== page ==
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Looking at Next Steps to Reinforce National Breast Density Notification


In a recent video interview, Amy Patel, M.D., shared her perspective on forthcoming national beast density notification in mammography reporting, emphasized the importance of educating primary care providers on breast density risks, and discussed the ongoing need for coverage of supplemental options for breast cancer screening.

Amy Patel, MD has seen the disparities with state laws on breast density notification. In a recent video interview, Dr. Patel, who practices in Missouri, said the neighboring state of Kansas does not currently require breast density notification. While Missouri has had a state law on breast density notification since 2015, Dr. Patel said the state does have high breast cancer mortality rates and a lack of awareness of breast density can contribute to a diagnosis of advanced breast cancer.

“We see it from all geographic locations, urban, rural. They may say ‘I didn’t know that I had dense breasts. My mammogram was negative one year and now you’re telling me that I have metastatic disease.’ It’s really heartbreaking,” noted Dr. Patel, the medical director of the Liberty Hospital Breast Care Center in Kansas City and an Assistant Professor of Radiology at the University of Missouri-Kansas City.

Dr. Patel said the advent of national breast density notification, which will be required as of September 10, 2024, “really levels the playing field in terms of education and making the patients aware of their breast density.” However, she maintained that ongoing education for patients as well as primary care providers will be key to improving outcomes.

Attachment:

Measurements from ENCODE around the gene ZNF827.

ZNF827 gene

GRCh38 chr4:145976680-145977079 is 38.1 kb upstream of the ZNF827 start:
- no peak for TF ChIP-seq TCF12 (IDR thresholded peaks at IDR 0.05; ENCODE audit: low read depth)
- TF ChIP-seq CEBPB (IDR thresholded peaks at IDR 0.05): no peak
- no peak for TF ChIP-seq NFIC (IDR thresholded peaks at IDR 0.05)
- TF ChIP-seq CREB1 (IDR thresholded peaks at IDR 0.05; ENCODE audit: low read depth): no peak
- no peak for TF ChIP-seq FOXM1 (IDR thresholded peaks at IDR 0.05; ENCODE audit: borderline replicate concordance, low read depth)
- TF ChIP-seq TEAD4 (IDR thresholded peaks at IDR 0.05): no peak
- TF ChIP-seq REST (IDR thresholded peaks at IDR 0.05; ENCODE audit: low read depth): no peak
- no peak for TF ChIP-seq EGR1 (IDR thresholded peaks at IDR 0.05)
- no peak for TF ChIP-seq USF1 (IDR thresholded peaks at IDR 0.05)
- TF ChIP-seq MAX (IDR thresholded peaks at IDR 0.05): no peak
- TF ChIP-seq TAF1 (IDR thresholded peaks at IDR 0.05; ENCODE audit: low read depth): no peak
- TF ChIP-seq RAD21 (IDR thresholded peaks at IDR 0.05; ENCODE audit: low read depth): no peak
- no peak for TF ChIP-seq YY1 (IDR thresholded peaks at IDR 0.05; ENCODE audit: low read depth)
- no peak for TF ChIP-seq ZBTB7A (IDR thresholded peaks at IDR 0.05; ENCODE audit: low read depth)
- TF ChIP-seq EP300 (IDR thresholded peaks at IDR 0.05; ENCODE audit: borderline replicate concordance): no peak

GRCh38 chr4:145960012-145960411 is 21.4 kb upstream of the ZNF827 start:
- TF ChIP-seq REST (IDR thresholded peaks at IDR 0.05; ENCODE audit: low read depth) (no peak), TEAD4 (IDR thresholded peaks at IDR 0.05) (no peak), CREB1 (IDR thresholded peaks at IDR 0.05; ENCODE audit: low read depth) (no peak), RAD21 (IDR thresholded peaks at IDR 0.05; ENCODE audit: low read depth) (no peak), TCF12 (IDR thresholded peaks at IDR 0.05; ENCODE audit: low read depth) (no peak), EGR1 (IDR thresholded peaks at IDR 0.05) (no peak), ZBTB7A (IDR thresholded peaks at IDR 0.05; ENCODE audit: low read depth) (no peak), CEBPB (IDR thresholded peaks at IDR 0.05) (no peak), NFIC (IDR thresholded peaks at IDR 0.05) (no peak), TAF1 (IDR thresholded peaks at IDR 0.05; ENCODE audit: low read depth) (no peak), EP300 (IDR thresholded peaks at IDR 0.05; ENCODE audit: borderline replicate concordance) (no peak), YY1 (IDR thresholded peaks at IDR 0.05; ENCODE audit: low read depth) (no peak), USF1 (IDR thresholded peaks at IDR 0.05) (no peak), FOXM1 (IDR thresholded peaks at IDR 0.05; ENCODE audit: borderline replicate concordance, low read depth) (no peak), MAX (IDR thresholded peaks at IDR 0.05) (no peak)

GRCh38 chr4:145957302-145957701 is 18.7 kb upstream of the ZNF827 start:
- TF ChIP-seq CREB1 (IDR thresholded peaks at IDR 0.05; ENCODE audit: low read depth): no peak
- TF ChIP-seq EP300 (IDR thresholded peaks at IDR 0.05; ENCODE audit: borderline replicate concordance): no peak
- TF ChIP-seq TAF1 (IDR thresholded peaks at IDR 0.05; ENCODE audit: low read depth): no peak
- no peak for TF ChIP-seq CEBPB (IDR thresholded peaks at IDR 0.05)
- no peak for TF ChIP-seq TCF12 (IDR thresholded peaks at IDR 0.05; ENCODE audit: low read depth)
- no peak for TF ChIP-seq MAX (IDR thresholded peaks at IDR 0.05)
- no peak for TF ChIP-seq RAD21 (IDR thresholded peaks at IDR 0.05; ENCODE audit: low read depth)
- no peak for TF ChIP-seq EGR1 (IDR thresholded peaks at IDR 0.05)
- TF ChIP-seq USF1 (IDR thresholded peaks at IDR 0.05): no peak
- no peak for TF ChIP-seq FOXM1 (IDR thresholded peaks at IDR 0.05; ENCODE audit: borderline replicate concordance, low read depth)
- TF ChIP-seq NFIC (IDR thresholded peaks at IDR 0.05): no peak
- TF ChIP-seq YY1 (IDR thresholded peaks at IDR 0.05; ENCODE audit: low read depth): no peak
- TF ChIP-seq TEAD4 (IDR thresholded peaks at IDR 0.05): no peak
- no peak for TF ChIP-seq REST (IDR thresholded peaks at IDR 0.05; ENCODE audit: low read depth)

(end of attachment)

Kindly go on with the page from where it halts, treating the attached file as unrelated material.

“We cannot assume that primary care providers have all the knowledge on breast density,” emphasized Dr. Patel, the President of the American Association for Women in Radiology. “As breast imagers, I fervently feel … that we’re going to need to take more of an active approach to ensuring that our primary care providers we work in concert with to serve these patients have the tools and knowledge so they can educate their patients. If they’re not able to at times, we need to step in and take more of an active role to educate our patients.”

(Editor’s note: For related content, see “FDA Issues Final Rule on National Breast Density Notification for Mammography Reports,” “Current Insights on National Breast Density Notification for Mammography Reports” and “Mammography Study Shows 22 Percent Higher Incidence of Dense Breasts in Women with a Family History of Breast Cancer.”)

For more insights from Dr. Patel, watch the video below.

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